Nachman Rosenberg, etc., et al., appellants, v. Morris Piller, also known as Moshe Piller, et al., respondents.
Argued—March 14, 2014
DECISION & ORDER
In an action, inter alia, to recover damages for breach of fiduciary duty, the plaintiffs appeal (1), by permission, from so much of an order of the Supreme Court, Kings County (Rothenberg, J.), dated October 24, 2011, as, upon denying the defendants' motion, inter alia, to dismiss the complaint pursuant to CPLR 3211(a)(5), sua sponte, dismissed the complaint pursuant to CPLR 7501 and “referred [the matter] back to the Beth Din, albeit before different arbitrators, for resolution of all the parties' claims,” (2), as limited by their brief, from so much of an order of the same court dated January 5, 2012, as granted that branch of the defendants' motion which was to compel them to appear before the Beth Din, and (3) from so much of an order of the same court dated November 14, 2012, as denied their motion for leave to reargue and renew so much of the order dated October 24, 2011, as, sua sponte, dismissed the complaint pursuant to CPLR 7501 and referred the matter back to the Beth Din.
ORDERED that the appeal from so much of the order dated November 14, 2012, as denied that branch of the plaintiffs' motion which was for leave to reargue is dismissed, as no appeal lies from an order denying reargument; and it is further,
ORDERED that the orders dated October 24, 2011, and January 5, 2012, are affirmed insofar as appealed from; and it is further,
ORDERED that the order dated November 14, 2012, is affirmed insofar as reviewed; and it is further,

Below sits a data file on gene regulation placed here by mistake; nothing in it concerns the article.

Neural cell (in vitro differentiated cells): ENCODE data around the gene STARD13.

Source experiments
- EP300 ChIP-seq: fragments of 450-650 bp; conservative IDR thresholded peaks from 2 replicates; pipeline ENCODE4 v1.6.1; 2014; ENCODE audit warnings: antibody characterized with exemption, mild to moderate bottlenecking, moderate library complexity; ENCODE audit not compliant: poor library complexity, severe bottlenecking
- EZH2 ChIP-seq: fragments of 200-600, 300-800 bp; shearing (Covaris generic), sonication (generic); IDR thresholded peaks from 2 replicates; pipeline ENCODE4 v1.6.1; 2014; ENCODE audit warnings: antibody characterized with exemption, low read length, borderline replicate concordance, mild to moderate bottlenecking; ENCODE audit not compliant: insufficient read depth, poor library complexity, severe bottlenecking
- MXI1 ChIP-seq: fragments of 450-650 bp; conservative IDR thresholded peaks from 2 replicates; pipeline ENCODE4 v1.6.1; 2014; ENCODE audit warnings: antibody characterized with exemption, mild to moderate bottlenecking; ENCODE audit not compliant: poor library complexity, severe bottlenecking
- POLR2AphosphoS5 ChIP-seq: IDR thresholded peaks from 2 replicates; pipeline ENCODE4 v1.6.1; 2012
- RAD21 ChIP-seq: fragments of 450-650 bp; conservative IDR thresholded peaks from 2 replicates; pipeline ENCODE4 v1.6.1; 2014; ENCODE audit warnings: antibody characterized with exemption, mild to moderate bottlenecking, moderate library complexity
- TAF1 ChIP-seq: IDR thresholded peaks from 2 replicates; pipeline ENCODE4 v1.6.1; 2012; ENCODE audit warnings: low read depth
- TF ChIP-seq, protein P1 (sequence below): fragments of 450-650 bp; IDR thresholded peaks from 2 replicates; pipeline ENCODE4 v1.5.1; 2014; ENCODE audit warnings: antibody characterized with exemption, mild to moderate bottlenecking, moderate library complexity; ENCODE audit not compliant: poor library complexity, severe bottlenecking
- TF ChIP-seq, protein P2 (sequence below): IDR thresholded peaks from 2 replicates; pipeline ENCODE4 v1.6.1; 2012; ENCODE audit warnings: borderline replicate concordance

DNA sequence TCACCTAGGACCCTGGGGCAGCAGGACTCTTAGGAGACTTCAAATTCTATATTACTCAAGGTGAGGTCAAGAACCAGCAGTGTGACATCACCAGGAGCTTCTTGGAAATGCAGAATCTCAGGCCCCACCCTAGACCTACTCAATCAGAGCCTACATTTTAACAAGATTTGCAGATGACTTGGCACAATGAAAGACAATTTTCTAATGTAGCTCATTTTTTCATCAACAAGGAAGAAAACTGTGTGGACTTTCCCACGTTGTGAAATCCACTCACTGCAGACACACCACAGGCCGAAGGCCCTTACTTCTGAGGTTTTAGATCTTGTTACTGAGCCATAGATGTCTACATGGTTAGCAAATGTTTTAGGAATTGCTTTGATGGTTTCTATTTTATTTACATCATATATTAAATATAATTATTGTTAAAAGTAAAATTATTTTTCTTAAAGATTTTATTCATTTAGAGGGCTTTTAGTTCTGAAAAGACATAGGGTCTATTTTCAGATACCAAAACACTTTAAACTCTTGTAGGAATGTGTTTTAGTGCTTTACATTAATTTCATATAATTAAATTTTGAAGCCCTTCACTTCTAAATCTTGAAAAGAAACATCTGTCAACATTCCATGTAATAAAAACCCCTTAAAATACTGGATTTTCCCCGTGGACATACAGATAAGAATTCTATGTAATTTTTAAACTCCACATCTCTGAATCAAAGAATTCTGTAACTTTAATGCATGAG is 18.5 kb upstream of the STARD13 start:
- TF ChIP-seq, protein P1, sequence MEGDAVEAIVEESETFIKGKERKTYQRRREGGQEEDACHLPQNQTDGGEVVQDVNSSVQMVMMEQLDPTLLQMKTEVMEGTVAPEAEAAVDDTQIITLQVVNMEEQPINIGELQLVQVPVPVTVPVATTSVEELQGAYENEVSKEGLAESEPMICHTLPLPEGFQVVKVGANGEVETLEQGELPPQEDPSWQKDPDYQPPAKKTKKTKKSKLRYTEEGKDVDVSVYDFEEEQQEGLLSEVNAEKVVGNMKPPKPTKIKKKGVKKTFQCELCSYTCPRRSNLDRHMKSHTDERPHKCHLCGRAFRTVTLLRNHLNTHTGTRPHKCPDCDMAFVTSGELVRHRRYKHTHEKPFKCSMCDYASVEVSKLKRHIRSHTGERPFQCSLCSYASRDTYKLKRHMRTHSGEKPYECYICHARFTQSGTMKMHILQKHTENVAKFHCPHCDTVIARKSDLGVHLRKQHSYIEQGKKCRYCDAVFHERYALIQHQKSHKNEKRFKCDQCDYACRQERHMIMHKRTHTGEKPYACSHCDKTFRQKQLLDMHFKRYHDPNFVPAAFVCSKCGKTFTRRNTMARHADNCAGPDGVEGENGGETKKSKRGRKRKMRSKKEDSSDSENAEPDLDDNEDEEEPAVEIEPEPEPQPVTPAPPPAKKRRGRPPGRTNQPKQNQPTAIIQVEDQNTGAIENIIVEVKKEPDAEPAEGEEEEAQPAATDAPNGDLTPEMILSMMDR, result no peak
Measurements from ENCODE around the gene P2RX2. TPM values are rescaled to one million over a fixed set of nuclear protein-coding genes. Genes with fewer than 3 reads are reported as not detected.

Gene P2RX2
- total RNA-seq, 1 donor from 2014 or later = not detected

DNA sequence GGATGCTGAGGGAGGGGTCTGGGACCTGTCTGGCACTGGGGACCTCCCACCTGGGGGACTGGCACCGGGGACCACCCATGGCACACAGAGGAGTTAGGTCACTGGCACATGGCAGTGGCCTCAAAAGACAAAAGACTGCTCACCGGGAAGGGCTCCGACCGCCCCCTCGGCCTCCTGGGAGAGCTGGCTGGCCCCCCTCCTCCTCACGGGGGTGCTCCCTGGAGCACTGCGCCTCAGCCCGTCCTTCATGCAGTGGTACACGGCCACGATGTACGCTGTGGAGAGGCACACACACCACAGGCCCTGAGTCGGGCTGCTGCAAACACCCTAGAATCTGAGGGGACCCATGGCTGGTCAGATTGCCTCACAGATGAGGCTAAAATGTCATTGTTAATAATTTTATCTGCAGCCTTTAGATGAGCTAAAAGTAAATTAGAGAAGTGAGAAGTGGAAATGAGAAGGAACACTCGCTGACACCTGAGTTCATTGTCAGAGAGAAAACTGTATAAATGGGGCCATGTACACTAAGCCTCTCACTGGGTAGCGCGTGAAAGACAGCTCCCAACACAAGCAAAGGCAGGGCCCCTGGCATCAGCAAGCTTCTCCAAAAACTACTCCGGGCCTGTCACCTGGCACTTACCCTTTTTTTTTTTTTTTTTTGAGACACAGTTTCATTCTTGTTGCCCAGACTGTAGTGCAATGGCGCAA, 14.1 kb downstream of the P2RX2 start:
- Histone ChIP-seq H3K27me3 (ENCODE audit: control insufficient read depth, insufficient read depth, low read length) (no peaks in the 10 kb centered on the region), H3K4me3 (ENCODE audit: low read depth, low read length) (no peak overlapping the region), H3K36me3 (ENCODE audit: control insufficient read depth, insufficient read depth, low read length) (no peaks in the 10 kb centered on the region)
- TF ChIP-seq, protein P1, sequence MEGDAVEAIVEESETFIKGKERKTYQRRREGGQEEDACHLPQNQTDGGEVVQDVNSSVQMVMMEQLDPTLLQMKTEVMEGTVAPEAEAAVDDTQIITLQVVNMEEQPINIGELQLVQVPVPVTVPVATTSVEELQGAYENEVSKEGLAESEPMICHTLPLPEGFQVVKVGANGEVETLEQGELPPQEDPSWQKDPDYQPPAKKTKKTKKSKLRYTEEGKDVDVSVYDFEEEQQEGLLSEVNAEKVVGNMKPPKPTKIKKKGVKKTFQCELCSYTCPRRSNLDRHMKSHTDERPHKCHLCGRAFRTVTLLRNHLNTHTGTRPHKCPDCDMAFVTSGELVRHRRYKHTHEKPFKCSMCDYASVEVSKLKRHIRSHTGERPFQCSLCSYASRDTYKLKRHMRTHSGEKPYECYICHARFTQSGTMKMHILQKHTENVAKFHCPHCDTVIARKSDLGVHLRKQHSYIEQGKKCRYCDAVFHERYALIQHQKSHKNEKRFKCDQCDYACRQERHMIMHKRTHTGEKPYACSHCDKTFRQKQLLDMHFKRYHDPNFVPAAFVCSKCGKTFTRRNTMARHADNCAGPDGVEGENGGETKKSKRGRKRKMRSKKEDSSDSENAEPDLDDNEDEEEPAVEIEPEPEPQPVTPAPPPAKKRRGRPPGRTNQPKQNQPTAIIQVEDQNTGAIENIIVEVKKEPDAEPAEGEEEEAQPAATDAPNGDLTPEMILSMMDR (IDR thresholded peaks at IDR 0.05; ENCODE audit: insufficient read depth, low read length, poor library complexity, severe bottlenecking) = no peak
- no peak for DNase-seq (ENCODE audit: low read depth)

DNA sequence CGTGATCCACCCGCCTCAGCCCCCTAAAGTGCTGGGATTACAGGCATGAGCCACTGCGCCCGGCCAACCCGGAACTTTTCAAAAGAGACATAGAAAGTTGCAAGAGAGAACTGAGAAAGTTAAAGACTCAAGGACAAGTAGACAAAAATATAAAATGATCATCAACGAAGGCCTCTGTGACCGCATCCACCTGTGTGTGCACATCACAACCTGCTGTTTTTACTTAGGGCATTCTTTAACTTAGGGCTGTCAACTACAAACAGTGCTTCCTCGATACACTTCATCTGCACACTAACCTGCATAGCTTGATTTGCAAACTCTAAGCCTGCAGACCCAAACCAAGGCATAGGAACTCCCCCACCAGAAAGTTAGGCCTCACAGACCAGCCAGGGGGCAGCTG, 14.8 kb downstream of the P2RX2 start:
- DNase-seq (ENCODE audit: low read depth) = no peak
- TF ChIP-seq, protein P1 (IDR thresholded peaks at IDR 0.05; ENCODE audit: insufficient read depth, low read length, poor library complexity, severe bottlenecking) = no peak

ORDERED that one bill of costs is awarded to the defendants.
The plaintiff Nachman Rosenberg and the defendant Morris Piller, also known as Moshe Piller, jointly own several corporations which own real property in New York. The properties were managed by the defendant M.P. Management, LLC, which was owned by Piller (hereinafter together the defendants). When disagreements arose between them, Rosenberg and Piller signed an arbitration agreement (hereinafter the agreement), which was written in Hebrew. The agreement named two arbitrators, but when one of the arbitrators withdrew from the arbitration proceeding and Rosenberg refused to appoint a replacement, the sole remaining arbitrator rendered an award.
Rosenberg, individually and on behalf of the jointly owned corporations (hereinafter collectively the plaintiffs) then commenced this action, inter alia, to recover damages for breach of fiduciary duty. The defendants moved to dismiss the complaint based on the existence of the arbitration award, and commenced a related proceeding to confirm that award. In support of their motion to dismiss they submitted an English translation of the agreement, which stated that the parties would have “no right of appeal either before any other rabbinical court or before secular courts,” and that the arbitrators “have the right to issue the rabbinical court ruling as they see fit.” The agreement further provided that it was “entered into via a complete Agav Suder binding procedure.”